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Eustace expresses doubt about new property tax regime

Eustace expresses doubt about new property tax regime

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Opposition Leader Arnhim Eustace doubts that a new property tax regime will be implemented here this year.{{more}}

Parliament has sent the draft legislation to a select committee, but Eustace said he thinks it needs “substantial amendments” before coming to the assembly floor for debate on September 13.

“Looking at the legislation and all the things required, I can’t see this finishing this year,” Eustace said on Monday.

If the Bill becomes law, it will see property owners paying as tax, a percentage of the market value of the property, rather than the rental value.

But Eustace said he disagrees with some of the provisions of the draft legislation.

“I have studied the Bill. I have listened to some of the comments and discussions, which will continue over the next few weeks … [and] there are one or two things I want to highlight,” he said on his weekly radio programme.

The Estimates of Income and Expenditure that lawmakers passed in December anticipates that with the new protocol, property tax receipts will jump to $6 million this year, up from $2.7 million in 2011.

Prime Minister Dr Ralph Gonsalves, who is also Minister of Finance, has told Parliament that owners of properties worth more than $25,000 on the market could this year begin paying 0.08 per cent of the value of the property in taxes, an increase of about 15 per cent.

“The Bill, as it is now, does not have any rate. A rate will come in the regulations. So what rate was used to determine what you going get in the Estimates?” Eustace said.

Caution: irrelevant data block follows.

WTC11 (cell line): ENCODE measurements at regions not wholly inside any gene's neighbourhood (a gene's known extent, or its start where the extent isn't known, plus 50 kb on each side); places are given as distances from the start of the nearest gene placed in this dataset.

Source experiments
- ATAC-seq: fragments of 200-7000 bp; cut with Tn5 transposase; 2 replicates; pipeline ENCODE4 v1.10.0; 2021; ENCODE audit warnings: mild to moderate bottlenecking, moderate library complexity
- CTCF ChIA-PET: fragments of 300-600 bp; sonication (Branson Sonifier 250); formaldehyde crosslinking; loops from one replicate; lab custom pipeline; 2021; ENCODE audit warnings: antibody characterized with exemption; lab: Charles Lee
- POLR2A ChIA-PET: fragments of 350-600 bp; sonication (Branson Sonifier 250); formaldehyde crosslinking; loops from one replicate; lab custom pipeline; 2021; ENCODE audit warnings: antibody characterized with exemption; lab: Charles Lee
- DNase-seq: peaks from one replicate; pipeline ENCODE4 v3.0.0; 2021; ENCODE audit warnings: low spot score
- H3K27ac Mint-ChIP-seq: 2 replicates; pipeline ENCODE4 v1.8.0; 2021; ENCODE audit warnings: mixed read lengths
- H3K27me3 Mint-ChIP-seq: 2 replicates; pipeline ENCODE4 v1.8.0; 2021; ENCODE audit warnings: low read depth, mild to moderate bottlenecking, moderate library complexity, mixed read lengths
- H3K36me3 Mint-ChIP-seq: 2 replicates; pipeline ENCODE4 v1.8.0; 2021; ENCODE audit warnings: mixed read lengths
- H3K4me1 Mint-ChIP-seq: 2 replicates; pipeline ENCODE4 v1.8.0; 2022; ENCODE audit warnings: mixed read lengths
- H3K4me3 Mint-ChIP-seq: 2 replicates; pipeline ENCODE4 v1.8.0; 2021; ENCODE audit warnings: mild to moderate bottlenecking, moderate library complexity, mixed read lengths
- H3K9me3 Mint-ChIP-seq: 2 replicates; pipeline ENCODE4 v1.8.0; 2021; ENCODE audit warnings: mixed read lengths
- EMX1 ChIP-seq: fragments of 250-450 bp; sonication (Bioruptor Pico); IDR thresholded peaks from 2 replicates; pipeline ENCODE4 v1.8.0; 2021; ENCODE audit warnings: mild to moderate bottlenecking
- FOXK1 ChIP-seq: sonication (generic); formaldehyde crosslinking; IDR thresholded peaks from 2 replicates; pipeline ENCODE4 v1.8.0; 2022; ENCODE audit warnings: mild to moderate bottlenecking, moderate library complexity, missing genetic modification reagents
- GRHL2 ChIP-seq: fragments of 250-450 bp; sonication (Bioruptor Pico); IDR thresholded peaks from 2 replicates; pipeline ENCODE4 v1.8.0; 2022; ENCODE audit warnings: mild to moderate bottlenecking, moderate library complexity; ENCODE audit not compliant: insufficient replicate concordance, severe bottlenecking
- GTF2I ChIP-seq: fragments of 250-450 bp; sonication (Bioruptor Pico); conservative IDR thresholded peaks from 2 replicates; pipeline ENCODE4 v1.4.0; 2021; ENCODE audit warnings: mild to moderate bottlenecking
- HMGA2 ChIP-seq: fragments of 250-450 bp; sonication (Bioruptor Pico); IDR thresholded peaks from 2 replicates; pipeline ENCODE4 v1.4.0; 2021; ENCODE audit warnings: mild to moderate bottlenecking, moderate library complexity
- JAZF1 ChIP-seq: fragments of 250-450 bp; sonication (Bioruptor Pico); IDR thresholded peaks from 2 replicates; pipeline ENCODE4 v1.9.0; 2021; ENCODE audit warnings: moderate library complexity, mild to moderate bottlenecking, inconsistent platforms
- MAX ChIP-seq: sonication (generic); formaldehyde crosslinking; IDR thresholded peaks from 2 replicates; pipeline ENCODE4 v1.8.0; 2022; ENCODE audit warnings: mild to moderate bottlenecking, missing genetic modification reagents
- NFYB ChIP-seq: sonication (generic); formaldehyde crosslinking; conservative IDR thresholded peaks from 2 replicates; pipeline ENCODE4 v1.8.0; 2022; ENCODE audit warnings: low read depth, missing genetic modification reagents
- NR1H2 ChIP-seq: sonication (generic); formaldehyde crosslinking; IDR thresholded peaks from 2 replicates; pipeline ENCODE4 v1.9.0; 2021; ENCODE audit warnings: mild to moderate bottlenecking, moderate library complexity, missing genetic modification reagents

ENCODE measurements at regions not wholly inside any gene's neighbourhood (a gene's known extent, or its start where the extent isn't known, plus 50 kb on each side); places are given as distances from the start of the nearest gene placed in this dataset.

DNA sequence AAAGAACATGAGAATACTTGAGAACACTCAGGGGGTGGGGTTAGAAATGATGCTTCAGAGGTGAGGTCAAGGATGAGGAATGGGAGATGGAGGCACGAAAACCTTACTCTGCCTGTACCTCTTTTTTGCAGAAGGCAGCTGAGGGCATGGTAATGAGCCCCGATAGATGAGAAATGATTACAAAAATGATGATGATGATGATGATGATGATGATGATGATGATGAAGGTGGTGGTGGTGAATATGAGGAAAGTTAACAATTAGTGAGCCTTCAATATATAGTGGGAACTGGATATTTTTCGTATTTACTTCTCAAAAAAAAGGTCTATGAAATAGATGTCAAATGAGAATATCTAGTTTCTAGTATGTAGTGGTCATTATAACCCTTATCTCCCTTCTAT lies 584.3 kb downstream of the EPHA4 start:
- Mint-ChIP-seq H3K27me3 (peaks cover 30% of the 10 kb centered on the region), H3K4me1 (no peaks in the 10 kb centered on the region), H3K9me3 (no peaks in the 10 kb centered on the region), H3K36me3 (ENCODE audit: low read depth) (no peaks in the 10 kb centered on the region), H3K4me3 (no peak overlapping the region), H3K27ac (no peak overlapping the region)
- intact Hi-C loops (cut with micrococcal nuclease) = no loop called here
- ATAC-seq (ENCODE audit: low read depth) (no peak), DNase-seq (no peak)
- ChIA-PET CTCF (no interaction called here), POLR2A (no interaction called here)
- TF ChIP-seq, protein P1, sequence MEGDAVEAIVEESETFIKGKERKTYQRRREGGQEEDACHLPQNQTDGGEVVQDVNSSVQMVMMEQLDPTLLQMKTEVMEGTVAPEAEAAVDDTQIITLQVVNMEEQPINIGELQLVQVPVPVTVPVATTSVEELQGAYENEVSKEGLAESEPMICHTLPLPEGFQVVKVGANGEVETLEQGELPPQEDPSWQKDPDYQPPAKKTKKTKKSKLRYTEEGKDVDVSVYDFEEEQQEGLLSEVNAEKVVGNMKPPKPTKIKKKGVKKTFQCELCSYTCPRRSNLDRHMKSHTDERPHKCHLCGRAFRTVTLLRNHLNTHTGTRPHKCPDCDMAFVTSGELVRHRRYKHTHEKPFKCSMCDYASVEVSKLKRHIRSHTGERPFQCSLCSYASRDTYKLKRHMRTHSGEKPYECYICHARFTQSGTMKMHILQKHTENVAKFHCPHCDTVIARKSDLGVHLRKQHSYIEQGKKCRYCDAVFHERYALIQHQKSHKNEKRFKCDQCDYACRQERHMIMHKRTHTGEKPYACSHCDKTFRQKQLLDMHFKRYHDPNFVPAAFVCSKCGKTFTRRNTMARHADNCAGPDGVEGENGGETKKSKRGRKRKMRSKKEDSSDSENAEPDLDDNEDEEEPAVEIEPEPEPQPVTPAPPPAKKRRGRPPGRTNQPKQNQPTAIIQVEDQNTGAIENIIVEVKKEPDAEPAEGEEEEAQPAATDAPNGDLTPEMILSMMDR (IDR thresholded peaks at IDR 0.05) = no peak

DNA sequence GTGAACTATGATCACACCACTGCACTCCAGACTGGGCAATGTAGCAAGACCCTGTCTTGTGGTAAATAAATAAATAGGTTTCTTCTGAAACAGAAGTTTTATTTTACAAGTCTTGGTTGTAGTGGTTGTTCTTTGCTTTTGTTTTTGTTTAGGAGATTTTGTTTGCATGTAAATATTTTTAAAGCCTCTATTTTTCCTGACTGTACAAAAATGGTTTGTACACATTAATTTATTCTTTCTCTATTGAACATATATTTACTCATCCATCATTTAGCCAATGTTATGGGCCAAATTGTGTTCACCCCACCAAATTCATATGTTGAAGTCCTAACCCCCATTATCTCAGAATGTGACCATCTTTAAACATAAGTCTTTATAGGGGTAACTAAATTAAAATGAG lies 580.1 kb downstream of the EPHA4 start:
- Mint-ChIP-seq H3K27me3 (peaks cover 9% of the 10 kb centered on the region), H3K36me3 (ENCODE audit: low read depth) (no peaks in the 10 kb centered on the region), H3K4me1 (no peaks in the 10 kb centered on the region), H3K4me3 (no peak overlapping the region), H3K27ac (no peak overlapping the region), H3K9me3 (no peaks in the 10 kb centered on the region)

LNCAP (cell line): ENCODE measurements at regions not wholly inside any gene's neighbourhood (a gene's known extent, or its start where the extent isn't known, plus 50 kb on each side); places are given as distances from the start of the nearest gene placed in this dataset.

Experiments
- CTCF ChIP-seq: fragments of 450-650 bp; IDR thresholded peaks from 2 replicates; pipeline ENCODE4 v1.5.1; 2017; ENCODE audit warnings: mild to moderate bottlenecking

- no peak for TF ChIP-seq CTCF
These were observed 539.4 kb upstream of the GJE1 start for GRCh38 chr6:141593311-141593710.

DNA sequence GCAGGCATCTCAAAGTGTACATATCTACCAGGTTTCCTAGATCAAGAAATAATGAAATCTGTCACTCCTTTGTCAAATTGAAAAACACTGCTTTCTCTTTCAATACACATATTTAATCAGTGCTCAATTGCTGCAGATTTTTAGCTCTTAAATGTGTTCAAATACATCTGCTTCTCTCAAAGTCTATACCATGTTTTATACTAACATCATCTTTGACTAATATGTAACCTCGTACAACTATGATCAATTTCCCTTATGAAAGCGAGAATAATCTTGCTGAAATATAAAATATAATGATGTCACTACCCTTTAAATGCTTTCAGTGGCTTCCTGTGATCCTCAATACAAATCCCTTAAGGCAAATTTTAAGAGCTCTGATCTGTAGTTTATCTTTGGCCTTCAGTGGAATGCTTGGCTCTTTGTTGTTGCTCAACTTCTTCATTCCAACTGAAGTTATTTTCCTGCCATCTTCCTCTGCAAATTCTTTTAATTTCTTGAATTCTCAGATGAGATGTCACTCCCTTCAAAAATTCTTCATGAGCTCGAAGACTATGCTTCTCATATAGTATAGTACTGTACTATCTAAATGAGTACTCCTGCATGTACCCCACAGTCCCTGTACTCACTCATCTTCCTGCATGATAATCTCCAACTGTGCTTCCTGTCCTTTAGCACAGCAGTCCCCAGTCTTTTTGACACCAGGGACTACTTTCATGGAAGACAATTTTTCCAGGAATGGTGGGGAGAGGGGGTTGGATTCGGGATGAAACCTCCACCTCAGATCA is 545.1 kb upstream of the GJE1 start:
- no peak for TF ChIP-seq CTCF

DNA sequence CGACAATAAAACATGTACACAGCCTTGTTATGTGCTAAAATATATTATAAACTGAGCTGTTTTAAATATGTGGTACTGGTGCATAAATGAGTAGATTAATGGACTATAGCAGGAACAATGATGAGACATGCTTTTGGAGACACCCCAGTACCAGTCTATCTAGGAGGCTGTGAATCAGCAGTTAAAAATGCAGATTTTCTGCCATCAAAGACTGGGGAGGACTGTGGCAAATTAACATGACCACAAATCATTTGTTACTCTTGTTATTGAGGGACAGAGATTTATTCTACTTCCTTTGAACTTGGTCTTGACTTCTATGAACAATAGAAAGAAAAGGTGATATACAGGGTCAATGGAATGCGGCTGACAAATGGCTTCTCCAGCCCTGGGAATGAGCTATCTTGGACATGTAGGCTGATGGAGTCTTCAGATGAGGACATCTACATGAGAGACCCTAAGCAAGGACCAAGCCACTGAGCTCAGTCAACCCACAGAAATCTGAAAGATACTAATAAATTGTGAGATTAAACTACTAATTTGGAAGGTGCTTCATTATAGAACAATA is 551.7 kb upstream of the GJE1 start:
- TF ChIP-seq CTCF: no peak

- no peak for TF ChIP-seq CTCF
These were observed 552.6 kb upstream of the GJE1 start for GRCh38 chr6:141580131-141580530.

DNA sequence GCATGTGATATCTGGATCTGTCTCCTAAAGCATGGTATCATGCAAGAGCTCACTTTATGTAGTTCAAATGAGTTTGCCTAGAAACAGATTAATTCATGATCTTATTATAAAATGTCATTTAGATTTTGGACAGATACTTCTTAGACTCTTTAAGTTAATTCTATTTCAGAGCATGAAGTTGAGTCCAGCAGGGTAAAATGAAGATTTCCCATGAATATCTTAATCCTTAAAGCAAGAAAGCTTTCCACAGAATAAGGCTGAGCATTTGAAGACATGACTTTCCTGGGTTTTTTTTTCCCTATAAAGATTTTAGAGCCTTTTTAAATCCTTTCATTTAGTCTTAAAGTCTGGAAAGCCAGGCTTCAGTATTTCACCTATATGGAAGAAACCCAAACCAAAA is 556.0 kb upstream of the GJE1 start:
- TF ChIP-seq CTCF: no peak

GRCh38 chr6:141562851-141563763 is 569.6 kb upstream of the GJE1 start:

He further said that the rate legislators agree on might be different from what is expected and could see the Treasury receiving less or more money than expected from property tax.

“So, that is an area where I have some grave concerns as to what, finally, will be the rate you charge,” said Eustace, an economist.

“So, a lot needs to be done still to make this exercise very transparent and that is why I say I don’t see this tax coming into being during this year, 2012.”

Sale price concerns

The draft legislation, Eustace further said, allows the government to sell a property for outstanding taxes, with the minimum price being the amount owed, plus legal costs.

“I don’t agree with that. … Now, suppose you have a property and you have a mortgage … and you get into some difficulty there, what happens?

“The property can be sold for less money, which gives the government what is owed to them, but don’t cover the mortgage that you owe.

“When properties are put up for sale, you must try to get the price that covers all the cost, everything that is associated.

“In other words, the value that you should get should not make the person reach a situation where they lose everything,” Eustace said.

“I think that some substantial amendment would be needed to deal with that matter,” Eustace said, adding that there are “some other matters like that in the Bill, which have to be dealt with.

“I am not at all satisfied that this exercise is near completion … And I certainly don’t expect it to be implemented in the year 2012,” he said. ([email protected])

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